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Newall Family Crests. Which Newall is your family?

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Family History

William Anderson’s “The Scottish Nation” first published in 1863 gives the following description of the Newall origins:

“Newall, derived from Neville, or Noel, the surname of a family of Norman extraction, which came to Scotland about the 16th Century, and settled in Galloway.

William Newall of Barskeoch in Kells and Earlston in Dalry, in the stewartry of Kirkcudbright, married Jean Boyle Cunningham, eldest daughter of Sir Alexander Cunningham of Corshill, great grandson of James, Earl of Glencairn, and had 5 sons and 2 daughters.  The sons were,  1. John. 2. Robert. 3. Charles. 4. William. 5. James.

John, the eldest son, married, 1st Jean Blair, daughter of ___Blair of Dunrod, issue, 5 sons; and 2dly, Agnes, daughter of W. Rorison of Ardoch, and had 2 sons and some daughters.  The sons of both marriages all died without issue.  The last of them was Colonel Newall Maxwell of Goldilea, he having taken the name of Maxwell from his wife.

James, the youngest son of William Newall of Barskeoch, married his 2d cousin, Agnes Montgomery McCulloch, daughter of John McCulloch, Esq., his mother being descended from the Eglinton family.  They left one son, Thomas Cuthbert, and three daughters.

 The son, Thomas Cuthbert Newall, married Janet Brackenridge, eldest daughter of William Brackenridge, Dowhill, Ayrshire, issue, 6 sons and 3 daughters.

James, the eldest son, succeeded Colonel Newall Maxwell as proprietor of Goldilea, and represents the male line of Newall of Barskeoch and Earlston.”

The National Archives of Scotland record a 1665 marriage contract between Adam Newall of Barskeoch and Sara Fergusone (Ferguson?) sister of Robert Fergusone of Craigdarroch, so the Newall’s had been at Barskeoch prior to the William Newall first mentioned by William Anderson above and given the dates I presume that William was the son of Adam and Sara Newall.

There are records of 2 other contemporary Adam Newalls; one being the factor of The Earl of Southesk (who was alleged to have absconded with some of the rents) and a shoemaker in Dumfries. Assuming, of course, that they aren’t all the same man (insert cobblers joke of your choice here) it does indicate that the name had spread in the area.

Presumably it was this Adam Newall of Barskeoch who registered arms at the Lord Lyon’s office in 1677 according the Sir james Balfour Paul’s “An ordinary of Arms”.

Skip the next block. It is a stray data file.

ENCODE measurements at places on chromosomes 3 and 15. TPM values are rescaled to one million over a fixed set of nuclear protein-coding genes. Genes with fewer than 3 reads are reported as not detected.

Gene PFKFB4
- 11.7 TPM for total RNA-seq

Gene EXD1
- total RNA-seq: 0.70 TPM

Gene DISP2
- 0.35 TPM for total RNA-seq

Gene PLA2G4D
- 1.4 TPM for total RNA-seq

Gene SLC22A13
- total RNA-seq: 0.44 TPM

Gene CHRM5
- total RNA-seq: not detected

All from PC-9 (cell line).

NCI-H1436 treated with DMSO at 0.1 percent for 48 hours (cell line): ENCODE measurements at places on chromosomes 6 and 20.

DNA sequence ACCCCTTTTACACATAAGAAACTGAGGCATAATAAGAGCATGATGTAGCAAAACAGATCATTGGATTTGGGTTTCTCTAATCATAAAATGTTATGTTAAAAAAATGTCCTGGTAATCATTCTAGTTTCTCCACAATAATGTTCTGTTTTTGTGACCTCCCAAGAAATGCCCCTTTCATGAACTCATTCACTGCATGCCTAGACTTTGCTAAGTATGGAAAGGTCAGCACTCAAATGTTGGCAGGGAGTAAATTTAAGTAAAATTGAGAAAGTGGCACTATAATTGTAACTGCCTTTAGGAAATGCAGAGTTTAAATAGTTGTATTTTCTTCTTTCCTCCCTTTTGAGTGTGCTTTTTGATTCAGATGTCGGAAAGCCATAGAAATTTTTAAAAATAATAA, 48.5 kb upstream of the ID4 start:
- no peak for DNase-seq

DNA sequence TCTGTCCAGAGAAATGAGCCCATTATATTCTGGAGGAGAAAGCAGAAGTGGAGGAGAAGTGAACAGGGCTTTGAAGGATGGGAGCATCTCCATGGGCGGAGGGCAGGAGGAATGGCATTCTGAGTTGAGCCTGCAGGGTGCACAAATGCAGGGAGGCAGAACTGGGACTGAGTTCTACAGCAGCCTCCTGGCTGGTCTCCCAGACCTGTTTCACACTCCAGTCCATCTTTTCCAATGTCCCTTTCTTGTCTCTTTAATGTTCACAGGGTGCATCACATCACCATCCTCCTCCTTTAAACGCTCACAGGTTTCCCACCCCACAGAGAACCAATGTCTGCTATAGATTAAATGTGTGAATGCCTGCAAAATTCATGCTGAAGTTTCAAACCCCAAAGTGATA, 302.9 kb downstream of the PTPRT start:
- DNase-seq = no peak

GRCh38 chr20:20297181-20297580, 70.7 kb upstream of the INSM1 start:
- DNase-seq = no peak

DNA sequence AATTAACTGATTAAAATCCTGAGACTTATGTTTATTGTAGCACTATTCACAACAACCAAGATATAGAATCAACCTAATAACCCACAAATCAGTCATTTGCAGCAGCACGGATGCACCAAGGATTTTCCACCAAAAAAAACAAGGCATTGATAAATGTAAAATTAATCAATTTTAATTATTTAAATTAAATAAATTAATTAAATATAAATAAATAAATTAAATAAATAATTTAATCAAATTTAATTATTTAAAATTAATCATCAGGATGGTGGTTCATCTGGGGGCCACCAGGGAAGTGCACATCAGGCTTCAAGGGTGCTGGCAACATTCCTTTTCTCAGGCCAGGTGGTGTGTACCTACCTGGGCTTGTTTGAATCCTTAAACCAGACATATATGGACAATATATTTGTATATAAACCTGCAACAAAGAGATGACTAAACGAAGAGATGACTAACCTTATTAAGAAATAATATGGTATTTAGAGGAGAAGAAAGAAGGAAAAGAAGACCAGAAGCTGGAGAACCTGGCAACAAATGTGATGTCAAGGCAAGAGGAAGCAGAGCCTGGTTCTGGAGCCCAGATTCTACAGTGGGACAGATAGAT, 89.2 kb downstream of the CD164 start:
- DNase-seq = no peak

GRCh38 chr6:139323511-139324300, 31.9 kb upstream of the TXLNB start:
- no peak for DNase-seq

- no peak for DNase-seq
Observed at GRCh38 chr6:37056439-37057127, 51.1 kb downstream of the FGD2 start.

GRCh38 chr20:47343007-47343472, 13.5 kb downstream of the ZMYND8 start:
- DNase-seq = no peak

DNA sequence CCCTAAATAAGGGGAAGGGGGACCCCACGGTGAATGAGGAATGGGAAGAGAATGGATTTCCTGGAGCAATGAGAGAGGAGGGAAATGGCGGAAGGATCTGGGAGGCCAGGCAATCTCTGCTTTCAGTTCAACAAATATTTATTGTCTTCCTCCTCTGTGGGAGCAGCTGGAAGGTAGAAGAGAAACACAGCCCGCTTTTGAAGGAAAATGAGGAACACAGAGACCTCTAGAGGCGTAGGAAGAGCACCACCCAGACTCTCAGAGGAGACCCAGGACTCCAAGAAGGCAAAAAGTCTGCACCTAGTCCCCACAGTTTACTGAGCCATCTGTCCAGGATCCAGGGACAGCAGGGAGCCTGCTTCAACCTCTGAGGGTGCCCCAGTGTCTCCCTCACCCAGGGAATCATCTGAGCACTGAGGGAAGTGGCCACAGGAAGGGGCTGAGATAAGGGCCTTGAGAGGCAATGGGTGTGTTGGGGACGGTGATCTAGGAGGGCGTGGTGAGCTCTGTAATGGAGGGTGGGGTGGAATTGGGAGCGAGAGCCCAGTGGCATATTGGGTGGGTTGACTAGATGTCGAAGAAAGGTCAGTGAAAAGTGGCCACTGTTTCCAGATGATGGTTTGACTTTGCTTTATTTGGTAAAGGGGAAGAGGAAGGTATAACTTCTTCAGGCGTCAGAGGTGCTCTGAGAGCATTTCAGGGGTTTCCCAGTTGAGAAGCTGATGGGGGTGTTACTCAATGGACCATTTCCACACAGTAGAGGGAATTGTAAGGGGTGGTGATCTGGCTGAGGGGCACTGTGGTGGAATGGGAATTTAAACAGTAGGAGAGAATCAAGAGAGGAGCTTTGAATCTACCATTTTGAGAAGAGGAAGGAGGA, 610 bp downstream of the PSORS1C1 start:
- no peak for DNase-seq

The arms granted were:  “Parted per saltire gu. and arg. three bustards rising counter changed of the second and first.”  Paul does not record crests or mottoes but it is quite usual to have the main charge from the arms as a crest and the Newall’s of Barskeoch crest is a bustard with a pen in it’s claw.

Both Fairbairns and Burkes General Armory also include a Newall crest of a falcon with a pen in it’s claw and I suspect that this is in fact a duplication or misattribution of the Newall bustard.  However I have no idea why the Newall’s chose a bustard.  It is an unusual choice.  We only have 8 crests involving a bustard in our database.

In 1686 Adam Newall was listed by the Scottish Parliament (15 June 1686 per the University of St Andrews “Records of the Scottish parliament to 1707" as a Commissioner of Supply for the Stewartry of Kirkcudbright.  Commissioners of supply, who were selected from the ranks of major local landowners, were responsible for the local government and tax collection in their sheriffdom from 1667 till 1890, when their powers were transferred to local councils.   So this would indicate that Adam Newall of Barskeoch was a man of some substance.

William was succeeded by his eldest son, John Newall of Barskeoch and Earlston, 1733-1793, whose portrait in miniature (courtesy of a private family collection) is shown below.



In common with many scots landed families the sons joined the army or sought their fortune with the East India company.

The Scots Magazine in 1810 records the death in Poona of Lieutenant Patrick Heron Newall of the Madras European Regiment.  He was the “youngest son of the late John Newall of Barskeoch.”

The Gentlemans Magazine in 1827 contains an obituary of Lt Col David Newall, another son of John Newall of Barskeoch.   Lt Col Newall started his military career as an ensign in the Madras Army in 1795 and was distinguished for his energy and good conduct in the field.  He was appointed Commander of the Bath and in 1820 appointed British Resident at the courts of the Rajahs of Travancore and Cochin.

The Edinburgh Annual register for 1825 records the death at Gillsland of John Newall, late of Hon East India Company and son of John Newall of Barskeoch.

John Newall’s neice,  Mary (daughter of James Newall) married Rev Alexander McGowan, sometime tutor to John Newall’s children and subsequently minister at Dalry, Kirkcudbright.  They had 17 children and the youngest daughter, Alexandrina married, as his first wife, John Stedman Christie at Goldilea, the home of Col Newall Maxwell.  Their daughter, Mathilda, married Charles Carthew, second son of Maj. Gen Morden Carthew and their daughter, Alexandrina Marsden,  was the celebrated 2nd world war heroine  (Resistance Nurse – Odhams 1963) and great grandmother of the author.